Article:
2013 Marks Significant Investment In Private Cloud By Financial Sector

According to PricewaterhouseCoopers survey which was reported by Americanbank.com, there’s a significant interest in the private cloud shown by financial sector. According to the survey 71 percent of financial service executives are planning to dedicate a sizable portion of their budget to invest in cloud computing this year. This would mark an increase of 18 percent from 2012. Another 50 percent are also planning to invest in private cloud infrastructure which includes facilities like virtualized storage and network equipment.

2013 Marks Significant Investment In Private Cloud By Financial Sector

The reason behind this influx of investment is the provision of greater security and overall reliability of cloud environment put forward by cloud vendors. The data is secured by encrypting it while at rest and in transit, the architecture of the enterprise cloud is impregnable and is ideal to house confidential data and business critical applications. These applications are crucial to the overall existence of a financial company. Majority of firms outsourcing their IT infrastructure cited that data security posed the biggest threat to their organization.

Three primary reasons were cited by financial heads for deciding to place their crucial data on an external private cloud:

1)      Having superior technical skills at their disposal to cope with new requirements

2)      Speedy delivery of IT solutions for business needs

3)      Reduction in overall expenses incurred through IT department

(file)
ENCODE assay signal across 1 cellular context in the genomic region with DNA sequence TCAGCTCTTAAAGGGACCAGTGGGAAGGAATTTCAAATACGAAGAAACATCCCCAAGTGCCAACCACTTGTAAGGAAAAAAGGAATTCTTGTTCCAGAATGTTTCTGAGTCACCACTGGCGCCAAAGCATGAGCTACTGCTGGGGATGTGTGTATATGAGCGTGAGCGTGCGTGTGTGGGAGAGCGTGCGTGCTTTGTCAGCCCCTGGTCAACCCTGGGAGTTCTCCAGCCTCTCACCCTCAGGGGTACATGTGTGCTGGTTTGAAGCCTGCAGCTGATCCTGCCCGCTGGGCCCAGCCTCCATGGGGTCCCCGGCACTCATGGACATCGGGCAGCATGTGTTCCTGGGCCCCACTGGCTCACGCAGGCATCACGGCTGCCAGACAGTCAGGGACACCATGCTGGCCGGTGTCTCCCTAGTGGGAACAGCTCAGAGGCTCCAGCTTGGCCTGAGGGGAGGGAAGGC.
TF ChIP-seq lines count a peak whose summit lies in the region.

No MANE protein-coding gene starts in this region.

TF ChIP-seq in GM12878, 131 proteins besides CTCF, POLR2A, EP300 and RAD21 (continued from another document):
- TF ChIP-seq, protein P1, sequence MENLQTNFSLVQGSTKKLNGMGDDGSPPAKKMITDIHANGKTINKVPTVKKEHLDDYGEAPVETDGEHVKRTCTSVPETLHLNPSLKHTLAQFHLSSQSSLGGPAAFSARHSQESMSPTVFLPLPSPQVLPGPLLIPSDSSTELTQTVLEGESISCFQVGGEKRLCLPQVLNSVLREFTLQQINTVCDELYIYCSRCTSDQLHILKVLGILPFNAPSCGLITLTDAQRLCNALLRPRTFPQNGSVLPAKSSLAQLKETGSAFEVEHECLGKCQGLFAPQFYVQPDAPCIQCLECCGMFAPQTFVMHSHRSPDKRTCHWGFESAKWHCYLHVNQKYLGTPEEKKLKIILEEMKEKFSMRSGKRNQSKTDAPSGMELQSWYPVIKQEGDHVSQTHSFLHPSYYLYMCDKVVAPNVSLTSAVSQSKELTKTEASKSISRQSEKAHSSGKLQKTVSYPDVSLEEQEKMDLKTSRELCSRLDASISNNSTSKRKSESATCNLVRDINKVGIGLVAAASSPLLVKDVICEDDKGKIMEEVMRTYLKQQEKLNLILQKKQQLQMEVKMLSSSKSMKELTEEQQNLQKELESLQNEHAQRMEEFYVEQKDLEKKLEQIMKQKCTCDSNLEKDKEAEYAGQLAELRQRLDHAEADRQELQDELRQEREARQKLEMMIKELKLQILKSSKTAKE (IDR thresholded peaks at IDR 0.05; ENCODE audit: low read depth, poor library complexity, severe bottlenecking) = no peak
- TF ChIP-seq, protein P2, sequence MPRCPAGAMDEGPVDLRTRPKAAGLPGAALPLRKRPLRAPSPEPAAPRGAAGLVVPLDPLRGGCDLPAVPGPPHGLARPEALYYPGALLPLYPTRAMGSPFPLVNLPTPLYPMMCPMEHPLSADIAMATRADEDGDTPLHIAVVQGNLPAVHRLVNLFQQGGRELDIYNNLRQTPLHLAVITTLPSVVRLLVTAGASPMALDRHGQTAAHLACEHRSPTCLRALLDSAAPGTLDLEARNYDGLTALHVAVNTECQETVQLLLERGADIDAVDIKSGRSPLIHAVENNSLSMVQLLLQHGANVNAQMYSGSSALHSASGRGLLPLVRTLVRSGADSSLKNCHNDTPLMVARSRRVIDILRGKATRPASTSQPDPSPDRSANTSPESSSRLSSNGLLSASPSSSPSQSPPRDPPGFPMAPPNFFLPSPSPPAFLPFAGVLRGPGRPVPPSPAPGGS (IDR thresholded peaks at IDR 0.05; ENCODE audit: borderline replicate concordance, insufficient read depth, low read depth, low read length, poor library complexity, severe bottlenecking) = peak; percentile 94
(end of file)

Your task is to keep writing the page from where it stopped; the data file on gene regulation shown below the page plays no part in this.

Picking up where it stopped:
Why use a Private Cloud Service Provider?

With an outsourced private cloud service provider, the investment is acquiring talented individuals, critical infrastructure and latest tech to construct enterprise class fast performing clouds. The financial industry largely differs from the IT sector – by outsourcing their IT department, a financial company will have a freehand to concentrate on their business need instead of worrying about complexities of operating a data center.

Similarly, the boon of private cloud is that an outsourced IT vendor would be able to speedily comply with requests of deploying new servers whenever the industry demands more support. Outsourcing to a private cloud under the laaS is a very feasible and viable option as it negates the construction of a data center. The cost that is saved from upfront capital investment required for a data center can then be used to broaden business horizons. IaaS also curtail expenses of hiring certified IT staff with latest technical knowledge.

Earlier this year, an analysis report from Gartner stated that cloud information as a service (IaaS) spending is expected to grow by leaps and bounds and swell to an unprecedented $72 billion mark. The compound annual growth rate (CAGR) predicted for this massive investment influx is 42 percent. In stark comparison to other existing cloud services and market staples which include: platform as a service (PaaS), business as a process (BPaaS) and the most commonly availed software as a service (SaaS), IaaS is the most rapidly expanding and fast growing segment.

After the Snowden debacle which portrayed cloud computing in a negative light (not due to any inherent cloud computing flaw) it’s heartening to witness a significant investment in the cloud by financial sector.

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